# Structured population models as abstract delay equations by odl20037

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```									    Structured population models as abstract
delay equations
Mats Gyllenberg
Department of Mathematics and Statistics
00014 University of Helsinki
Finland

Age-structured populations have since the work of McKendrick (1926)
and general physiologicallly structured populations since the 1960s (Tsuchiya
et al. 1966; Fredrickson et al. 1967; Bell & Anderson 1967; Sinko & Streifer
1967) beeen modelled by hyperbolic partial diﬀerential equations supple-
mented by a boundary condition describing the birth process. The PDE ap-
proach suﬀers from certain drawbacks: In more complicated nonlinear models
even proving existence and uniqueness may be a formidable task and apart
from age-structured models no satisfactory qualitative theory including such
basic topics as the principle of linearized (in)stability and Hopf bifurcation
exists.
In this talk I will show that general nonlinear structured population mod-
els can be formulated in a way which is very similar in spirit to the the work
on age-structured models by Euler (1760). The model takes the form of an
initial value problem
x(t) = F (xt ), t > 0                      (DE)
x0 (θ) = ϕ(θ),      θ ∈ (−∞, 0],               (IC)
consisting of a delay equation (DE) specifying the rule for extending the
unknown function x from the history given by (IC). Here xt (θ) = x(t + θ).
The unknown function x is a vector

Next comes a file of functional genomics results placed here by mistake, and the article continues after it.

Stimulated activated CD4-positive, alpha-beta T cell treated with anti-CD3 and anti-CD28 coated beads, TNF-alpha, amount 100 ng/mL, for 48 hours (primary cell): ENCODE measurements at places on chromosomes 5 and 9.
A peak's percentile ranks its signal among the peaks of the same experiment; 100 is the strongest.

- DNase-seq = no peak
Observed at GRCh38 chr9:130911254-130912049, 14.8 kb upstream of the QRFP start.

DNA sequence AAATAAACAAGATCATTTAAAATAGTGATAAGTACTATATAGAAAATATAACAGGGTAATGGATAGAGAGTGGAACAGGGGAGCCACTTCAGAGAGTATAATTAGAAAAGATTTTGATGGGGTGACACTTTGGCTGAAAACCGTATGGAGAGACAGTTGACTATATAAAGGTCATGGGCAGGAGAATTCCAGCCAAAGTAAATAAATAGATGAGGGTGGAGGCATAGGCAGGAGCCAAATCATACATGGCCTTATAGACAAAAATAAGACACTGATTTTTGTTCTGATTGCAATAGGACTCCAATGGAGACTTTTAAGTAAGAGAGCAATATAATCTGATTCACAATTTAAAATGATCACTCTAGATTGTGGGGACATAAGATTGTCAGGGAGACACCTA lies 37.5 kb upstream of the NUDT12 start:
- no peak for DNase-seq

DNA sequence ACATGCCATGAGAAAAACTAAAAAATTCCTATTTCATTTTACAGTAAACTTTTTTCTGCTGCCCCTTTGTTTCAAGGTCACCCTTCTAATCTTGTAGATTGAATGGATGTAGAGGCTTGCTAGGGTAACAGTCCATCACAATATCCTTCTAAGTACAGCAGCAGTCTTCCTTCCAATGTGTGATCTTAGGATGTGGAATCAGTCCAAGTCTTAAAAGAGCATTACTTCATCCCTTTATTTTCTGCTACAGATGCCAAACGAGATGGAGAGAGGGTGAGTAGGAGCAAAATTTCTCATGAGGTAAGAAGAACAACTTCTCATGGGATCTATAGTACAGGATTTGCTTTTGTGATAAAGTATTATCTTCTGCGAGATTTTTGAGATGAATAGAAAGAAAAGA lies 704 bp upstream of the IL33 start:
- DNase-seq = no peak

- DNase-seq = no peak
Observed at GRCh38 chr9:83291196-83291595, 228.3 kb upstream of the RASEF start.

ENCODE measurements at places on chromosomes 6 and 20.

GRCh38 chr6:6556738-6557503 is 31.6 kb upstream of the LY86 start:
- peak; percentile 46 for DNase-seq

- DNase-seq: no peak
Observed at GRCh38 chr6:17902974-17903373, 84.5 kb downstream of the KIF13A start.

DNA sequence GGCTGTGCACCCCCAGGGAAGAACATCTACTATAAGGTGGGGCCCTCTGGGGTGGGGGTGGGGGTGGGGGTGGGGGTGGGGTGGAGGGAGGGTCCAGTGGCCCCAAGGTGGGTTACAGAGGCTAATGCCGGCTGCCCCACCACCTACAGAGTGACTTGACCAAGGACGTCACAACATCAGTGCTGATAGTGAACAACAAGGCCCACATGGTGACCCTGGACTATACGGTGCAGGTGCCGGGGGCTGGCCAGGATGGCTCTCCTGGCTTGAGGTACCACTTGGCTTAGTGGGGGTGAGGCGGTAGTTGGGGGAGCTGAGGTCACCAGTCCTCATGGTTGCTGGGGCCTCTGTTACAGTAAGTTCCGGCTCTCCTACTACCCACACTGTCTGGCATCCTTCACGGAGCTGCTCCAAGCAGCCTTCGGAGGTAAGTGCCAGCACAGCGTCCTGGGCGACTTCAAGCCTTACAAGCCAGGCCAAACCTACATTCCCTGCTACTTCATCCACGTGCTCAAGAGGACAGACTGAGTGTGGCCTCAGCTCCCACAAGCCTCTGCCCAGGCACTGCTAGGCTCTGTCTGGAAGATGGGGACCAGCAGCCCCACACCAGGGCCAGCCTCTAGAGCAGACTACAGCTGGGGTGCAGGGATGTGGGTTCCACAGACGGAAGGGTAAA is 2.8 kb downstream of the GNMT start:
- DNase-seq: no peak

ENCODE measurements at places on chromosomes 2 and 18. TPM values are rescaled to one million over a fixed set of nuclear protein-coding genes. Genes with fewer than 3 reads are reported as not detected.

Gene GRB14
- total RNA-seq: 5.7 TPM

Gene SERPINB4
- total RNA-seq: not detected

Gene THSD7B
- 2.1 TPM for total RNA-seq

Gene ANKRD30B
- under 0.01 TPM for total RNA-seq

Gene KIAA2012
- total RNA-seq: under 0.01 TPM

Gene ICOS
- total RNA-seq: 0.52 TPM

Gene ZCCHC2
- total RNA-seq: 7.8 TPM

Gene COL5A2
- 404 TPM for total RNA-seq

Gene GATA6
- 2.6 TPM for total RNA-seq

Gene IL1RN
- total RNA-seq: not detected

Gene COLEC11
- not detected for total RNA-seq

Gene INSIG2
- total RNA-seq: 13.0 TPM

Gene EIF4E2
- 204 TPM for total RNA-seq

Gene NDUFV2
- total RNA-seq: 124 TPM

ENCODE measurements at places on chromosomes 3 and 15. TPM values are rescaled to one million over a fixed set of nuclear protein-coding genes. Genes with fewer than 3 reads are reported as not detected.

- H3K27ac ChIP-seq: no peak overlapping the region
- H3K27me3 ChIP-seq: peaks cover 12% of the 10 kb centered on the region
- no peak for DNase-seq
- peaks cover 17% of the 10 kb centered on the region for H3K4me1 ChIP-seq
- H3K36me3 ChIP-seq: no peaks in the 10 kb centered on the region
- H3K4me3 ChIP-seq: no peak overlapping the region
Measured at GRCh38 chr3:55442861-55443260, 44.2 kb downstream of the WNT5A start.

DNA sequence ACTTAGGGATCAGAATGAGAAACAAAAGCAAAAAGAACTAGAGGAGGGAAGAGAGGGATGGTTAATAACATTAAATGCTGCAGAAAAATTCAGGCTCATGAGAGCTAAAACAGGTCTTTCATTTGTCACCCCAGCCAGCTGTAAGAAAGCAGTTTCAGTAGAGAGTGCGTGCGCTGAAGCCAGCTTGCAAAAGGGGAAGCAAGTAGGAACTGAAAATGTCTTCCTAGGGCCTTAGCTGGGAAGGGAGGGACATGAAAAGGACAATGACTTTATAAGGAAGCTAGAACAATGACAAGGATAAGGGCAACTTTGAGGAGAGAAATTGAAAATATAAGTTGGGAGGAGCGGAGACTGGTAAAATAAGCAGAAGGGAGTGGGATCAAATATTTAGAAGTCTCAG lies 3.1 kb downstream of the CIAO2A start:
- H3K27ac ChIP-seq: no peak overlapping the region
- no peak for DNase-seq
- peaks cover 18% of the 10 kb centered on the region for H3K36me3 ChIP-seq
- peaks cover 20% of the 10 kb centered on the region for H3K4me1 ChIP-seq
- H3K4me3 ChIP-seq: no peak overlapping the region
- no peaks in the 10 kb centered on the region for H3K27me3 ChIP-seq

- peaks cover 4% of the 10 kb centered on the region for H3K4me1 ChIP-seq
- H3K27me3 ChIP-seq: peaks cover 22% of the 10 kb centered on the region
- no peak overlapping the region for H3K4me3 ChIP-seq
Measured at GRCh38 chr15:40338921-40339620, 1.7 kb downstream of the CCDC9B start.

b
x=             ,
I

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where b is the population birth rate vector and I is the environmental con-
dition. If there are only ﬁnitely many states at birth, then b is ﬁnite di-
mensional. In many applications I is inﬁnite-dimensional. I further show
that the initial value problem (DE) & (IC) can be formulated as an abstract
integral equation
t
−1            ⊙∗
u(t) = T0 (t)ϕ + j                T0 (t − s)G(u(s))ds .            (AIE),
0

on the space X = L1 (R− ; Y ) of Bochner integrable Y -valued functions. In
(AIE), T0 is the semigroup deﬁned by translation and extension by zero:

ϕ(t + θ), −∞ < θ ≤ −t,
(T0 (t)ϕ) (θ) =                                       ϕ ∈ X,     t ≥ 0.      (1)
0,      −t < θ ≤ 0,
⊙∗
T0 is also translation and extension by zero but on a bigger space and j is
an embedding of X = L1 (R− ; Y ) into this bigger space.
In the talk I shall present an abstract framework based on adjoint semi-
groups for extending T0 to the bigger space and for deﬁning G when F
is given. I shall also indicate how one proves the principle of linearized
(in)stability and the Hopf bifurcation theorem for (AIE). I illustrate the ab-
stract results by biologically relevant examples.
This talk is based on joint work with Odo Diekmann and Philipp Getto
(Diekmann & Gyllenberg, in the press; Diekmann et al., in the press).

References
Bell, G.I., Anderson, E.C. (1967). Cell growth and division I. A mathe-
matical model with applications to cell volume distributions in mammalian
suspension cultures, Biophysical Journal 7 329–351.
Diekmann, O. and Gyllenberg, M. (2006). Abstract delay equations inspired
by population dynamics, in the press.
Diekmann, O., Getto, Ph., and Gyllenberg, M. (2006). Stability and bifur-
cation analysis of Volterra functional equations in the light of suns and stars,
SIAM Journal on Mathematical Analysis, in the press.
e e                     e
Euler, L. (1760). Recherches g´n´rales sur la mortalit´ et la multiplication du
genre humain, M´moires de l’Acad´mie Royale des Sciences et Belles Lettres
e                 e
XVI 144–164.

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Fredrickson, A.G., Ramkrishna, D., and Tsuchiya, H.M. (1967). Statistics
and dynamics of procaryotic cell populations, Mathematical Biosciences 1
327–374.
McKendrick, A.G. (1926). Applications of Mathematics to Medical Prob-
lems, Proc. Edinb. Math. Soc. 44 98–130.
Sinko, J.W. and Streifer, W. (1967). A new model for age-size structure of
a population, Ecology 48 910–918.
Tsuchiya, H.M., Fredickson, A.G, and Aris, P. (1966). Dynamics of microbial
cell populations, Advan. Chem. Eng. 6 125–198.

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